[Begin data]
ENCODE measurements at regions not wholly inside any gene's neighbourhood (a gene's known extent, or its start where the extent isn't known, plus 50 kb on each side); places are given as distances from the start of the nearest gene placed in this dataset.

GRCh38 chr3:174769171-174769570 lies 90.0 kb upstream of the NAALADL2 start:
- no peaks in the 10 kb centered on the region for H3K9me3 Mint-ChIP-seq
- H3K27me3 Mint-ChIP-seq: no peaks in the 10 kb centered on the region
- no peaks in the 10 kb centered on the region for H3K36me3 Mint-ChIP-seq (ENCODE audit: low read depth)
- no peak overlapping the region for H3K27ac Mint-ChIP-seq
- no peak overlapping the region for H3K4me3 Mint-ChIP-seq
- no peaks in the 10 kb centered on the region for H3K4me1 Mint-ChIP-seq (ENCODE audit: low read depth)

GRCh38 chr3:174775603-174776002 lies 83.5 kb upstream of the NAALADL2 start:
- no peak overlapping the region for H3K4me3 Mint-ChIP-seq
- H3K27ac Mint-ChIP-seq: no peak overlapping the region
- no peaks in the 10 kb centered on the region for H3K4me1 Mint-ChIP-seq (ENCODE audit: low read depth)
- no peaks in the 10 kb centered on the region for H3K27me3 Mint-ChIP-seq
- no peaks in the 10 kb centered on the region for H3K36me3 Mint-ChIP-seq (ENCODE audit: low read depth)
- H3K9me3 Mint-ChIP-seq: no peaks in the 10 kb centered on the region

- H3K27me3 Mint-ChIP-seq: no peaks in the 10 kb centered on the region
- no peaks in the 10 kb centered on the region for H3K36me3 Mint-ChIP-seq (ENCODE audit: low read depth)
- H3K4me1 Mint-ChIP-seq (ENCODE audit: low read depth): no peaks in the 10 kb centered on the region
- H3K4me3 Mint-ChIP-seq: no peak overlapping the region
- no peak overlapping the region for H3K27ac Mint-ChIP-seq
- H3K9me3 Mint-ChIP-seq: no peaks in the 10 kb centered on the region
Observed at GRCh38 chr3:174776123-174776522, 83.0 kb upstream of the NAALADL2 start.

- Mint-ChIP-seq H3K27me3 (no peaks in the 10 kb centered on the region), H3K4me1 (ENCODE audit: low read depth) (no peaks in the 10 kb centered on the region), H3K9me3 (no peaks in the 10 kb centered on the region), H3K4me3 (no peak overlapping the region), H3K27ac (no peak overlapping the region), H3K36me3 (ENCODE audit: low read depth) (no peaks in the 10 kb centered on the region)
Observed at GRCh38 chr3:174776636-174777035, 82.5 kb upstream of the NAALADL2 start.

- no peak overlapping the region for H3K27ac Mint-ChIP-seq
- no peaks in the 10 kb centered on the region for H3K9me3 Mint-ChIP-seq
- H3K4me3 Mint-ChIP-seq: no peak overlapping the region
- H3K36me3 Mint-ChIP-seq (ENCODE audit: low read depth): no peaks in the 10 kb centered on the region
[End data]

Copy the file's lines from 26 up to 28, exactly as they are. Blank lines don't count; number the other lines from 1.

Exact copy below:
- no peaks in the 10 kb centered on the region for H3K9me3 Mint-ChIP-seq
- H3K4me3 Mint-ChIP-seq: no peak overlapping the region
- H3K36me3 Mint-ChIP-seq (ENCODE audit: low read depth): no peaks in the 10 kb centered on the region